Moving is rough, moving to a new country is even rougher, something I know from experience. And that’s the situation David (Luke Kleintank, Crown Vic, The Man in the High Castle) finds himself in at the start of The Good Neighbor. He’s an American journalist who has moved to Latvia for a fresh start after some issues in his personal life.
Things seem to be going well for him. A former colleague Grant (Bruce Davison, Captors, Along Came the Devil 2) can get him a job and he makes friends with Robert (Jonathan Rhys Meyers, The Survivalist, The 12th Man). And when the two of them go out to a local club he hits it off with Janine (Ieva Florence, Swindlers, Blizzard of Souls) and even gets her number before she leaves.
Obviously, things going good does not make for a compelling thriller, and sure enough, things quickly take a turn for the worse. Leaving the club after a few too many, David hits and kills a cyclist, and it’s Janine. Robert convinces the drunk and shocked David to flee the scene, But he can’t escape his guilt or the crime itself as he’s assigned to cover the hit and run for the paper.
And in doing that he meets Janine’s sister Vanessa (Eloise Smyth, I Am Mortal, The Frankenstein Chronicles) and the two become involved. But as David finds himself in way over his head, Robert, being the good neighbor he is, plans to make sure their involvement stays undiscovered, no matter what it takes.
It’s fairly obvious from reading that, that The Good Neighbor relies on a hell of a lot of coincidences to make its plot work. Enough that it stretches the script’s credibility even without little touches like the drink he and Janine share being called “A Short Trip to Hell”. That’s something Stephan Rick (The Dark Side of the Moon, The Super) who directed The Good Neighbor as well as co-writing it with Ross Partridge (Interstate 84, Mutual Friends) should know. He directed and co-wrote the original German version, Unter Nachbarn, in 2011.
Unfortunately in the ten years between versions, he couldn’t find a way to make The Good Neighbor’s story less dependent on such an unlikely chain of events or avoid plot holes such as why a big international news bureau would be covering a local story like the hit and run. Worst of all he didn’t make it any less predictable.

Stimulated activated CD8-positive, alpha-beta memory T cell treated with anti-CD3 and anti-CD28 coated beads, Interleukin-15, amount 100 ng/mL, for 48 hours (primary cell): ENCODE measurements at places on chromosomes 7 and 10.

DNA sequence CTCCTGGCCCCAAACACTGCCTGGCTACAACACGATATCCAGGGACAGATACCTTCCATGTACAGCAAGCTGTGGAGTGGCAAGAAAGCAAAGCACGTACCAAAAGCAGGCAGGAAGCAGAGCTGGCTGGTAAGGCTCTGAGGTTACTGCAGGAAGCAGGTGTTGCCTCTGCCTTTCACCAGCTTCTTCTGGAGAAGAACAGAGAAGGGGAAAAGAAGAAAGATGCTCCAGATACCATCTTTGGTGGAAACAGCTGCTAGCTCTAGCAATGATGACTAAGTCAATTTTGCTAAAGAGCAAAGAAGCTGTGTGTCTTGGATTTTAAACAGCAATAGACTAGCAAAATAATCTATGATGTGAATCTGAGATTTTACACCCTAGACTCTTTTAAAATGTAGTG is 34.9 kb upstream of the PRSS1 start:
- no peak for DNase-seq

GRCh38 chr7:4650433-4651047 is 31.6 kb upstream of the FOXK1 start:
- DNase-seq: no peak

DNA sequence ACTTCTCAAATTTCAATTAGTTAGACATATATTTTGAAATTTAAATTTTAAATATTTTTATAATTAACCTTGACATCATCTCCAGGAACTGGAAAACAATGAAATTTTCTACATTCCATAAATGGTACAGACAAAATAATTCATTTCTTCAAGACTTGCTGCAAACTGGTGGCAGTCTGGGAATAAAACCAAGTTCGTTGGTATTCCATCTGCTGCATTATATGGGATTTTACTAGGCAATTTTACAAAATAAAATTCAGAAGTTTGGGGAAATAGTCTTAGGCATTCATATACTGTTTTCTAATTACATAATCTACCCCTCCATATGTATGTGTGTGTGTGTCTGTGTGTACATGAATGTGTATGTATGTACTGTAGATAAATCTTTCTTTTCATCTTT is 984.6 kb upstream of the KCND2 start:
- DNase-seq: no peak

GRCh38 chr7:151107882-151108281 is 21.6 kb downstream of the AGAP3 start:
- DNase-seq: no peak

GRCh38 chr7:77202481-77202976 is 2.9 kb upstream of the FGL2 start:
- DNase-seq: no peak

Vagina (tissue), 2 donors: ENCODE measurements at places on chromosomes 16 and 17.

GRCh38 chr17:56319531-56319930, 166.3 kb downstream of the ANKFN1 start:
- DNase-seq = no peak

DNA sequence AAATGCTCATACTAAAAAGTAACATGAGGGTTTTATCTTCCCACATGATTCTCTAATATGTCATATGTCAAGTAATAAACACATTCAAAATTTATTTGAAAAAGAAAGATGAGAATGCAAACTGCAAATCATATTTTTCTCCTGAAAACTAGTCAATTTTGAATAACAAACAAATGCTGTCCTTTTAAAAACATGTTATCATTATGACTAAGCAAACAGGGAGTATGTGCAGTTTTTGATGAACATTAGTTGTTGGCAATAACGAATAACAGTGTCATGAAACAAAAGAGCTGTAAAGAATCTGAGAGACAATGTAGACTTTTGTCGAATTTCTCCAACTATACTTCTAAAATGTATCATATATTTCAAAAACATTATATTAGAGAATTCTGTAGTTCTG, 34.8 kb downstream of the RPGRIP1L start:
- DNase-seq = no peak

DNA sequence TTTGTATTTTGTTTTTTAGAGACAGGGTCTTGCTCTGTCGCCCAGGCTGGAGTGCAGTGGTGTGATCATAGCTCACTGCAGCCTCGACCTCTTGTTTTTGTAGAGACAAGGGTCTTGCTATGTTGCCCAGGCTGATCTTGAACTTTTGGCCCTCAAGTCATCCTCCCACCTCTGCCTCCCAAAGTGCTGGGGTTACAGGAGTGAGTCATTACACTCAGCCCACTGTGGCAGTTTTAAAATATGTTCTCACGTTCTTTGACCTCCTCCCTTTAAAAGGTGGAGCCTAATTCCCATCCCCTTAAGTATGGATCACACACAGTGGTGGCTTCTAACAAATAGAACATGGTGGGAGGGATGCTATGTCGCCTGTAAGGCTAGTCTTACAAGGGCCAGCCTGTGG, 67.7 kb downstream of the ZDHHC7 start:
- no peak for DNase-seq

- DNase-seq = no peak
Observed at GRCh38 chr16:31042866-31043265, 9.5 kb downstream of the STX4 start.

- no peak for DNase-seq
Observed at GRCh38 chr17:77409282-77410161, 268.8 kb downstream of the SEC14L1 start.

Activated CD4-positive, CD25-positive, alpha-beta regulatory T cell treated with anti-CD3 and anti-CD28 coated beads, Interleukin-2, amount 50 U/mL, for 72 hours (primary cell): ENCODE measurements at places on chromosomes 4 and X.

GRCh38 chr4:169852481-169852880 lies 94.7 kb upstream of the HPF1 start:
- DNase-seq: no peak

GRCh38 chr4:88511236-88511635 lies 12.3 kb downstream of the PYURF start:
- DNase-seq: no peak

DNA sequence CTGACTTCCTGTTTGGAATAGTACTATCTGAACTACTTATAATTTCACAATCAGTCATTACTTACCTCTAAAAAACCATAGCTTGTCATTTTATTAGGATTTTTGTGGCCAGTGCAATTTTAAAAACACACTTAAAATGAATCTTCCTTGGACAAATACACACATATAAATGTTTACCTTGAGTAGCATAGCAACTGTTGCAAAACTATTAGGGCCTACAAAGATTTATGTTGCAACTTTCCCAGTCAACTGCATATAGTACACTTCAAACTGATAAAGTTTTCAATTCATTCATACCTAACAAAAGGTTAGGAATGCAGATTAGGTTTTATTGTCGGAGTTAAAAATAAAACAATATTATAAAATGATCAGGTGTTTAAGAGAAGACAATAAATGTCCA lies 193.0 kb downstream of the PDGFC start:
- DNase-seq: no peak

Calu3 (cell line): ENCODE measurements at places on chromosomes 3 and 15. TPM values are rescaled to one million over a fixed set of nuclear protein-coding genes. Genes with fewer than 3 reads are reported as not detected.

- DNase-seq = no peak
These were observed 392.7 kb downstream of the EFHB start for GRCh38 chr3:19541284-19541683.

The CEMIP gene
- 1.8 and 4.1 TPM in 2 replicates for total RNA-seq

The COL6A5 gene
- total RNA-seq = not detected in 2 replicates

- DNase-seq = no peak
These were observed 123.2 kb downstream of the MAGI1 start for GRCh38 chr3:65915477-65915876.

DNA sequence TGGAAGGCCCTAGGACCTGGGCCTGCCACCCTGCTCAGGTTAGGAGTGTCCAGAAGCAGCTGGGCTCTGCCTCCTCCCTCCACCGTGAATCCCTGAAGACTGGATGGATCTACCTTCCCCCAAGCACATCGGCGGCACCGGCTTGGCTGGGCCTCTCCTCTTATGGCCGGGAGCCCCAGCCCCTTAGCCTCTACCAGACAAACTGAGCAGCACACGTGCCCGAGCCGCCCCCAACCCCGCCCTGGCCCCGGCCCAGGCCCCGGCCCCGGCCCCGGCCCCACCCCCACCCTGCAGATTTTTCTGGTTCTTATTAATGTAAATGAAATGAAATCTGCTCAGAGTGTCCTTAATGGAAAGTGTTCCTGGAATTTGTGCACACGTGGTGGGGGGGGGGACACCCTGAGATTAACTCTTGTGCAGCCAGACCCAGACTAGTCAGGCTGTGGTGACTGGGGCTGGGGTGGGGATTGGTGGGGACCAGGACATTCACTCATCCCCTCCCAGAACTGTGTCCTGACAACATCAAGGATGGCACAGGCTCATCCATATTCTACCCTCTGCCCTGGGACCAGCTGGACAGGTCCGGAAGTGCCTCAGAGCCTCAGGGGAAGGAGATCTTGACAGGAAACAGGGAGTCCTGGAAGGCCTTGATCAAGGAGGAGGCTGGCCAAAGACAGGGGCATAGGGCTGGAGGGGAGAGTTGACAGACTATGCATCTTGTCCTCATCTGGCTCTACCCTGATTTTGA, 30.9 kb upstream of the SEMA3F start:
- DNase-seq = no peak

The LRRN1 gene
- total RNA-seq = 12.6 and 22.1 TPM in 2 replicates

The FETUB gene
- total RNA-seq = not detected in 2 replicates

And The Good Neighbor does follow a well-worn path. You can tell how the plot is going to go almost every step of the way. And once Robert starts becoming unglued, both at the thought of their crime being discovered and out of jealousy that Vanessa is taking David’s attention away from him, you can predict who will become a victim and in what order. As well as the film’s ultimate ending. In that regard, It’s almost like a Lifetime movie for guys.
The acting and direction were solid enough to keep me watching, but my hopes that The Good Neighbor would go off in an unexpected direction went unfulfilled. Kleintank is for the most part convincing as the tormented protagonist, but it was hard believing he would get involved with Vanessa even though you see it coming. The script couldn’t make it a believable action for what is supposed to be a sympathetic character.
Meyers for his part is quite chilling as the obsessive Richard although there are moments where go goes a bit over the top with it. Although not nearly as far as he did in Yakuza Princess, however. And, also unlike in that film, he doesn’t put his junk on display in The Good Neighbor.
If you want a thriller and are in an undemanding mood you could do worse than The Good Neighbor. It’s a familiar story but at least it’s competently made. It’s currently in theatres and on VOD and Digital platforms via Screen Media Films. You can get more information including a list of theatres where it’s playing on their website. And if you want some good alternatives, FilmTagger has a few suggestions.